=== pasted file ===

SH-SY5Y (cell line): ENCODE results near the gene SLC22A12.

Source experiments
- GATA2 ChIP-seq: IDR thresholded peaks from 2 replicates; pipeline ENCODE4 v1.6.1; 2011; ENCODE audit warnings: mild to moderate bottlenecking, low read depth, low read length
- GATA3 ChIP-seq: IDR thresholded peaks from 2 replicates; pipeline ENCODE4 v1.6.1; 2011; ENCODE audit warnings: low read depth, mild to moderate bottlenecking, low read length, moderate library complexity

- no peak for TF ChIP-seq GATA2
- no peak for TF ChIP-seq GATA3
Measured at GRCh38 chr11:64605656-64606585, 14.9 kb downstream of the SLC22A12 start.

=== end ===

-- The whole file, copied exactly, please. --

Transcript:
SH-SY5Y (cell line): ENCODE results near the gene SLC22A12.

Source experiments
- GATA2 ChIP-seq: IDR thresholded peaks from 2 replicates; pipeline ENCODE4 v1.6.1; 2011; ENCODE audit warnings: mild to moderate bottlenecking, low read depth, low read length
- GATA3 ChIP-seq: IDR thresholded peaks from 2 replicates; pipeline ENCODE4 v1.6.1; 2011; ENCODE audit warnings: low read depth, mild to moderate bottlenecking, low read length, moderate library complexity

- no peak for TF ChIP-seq GATA2
- no peak for TF ChIP-seq GATA3
Measured at GRCh38 chr11:64605656-64606585, 14.9 kb downstream of the SLC22A12 start.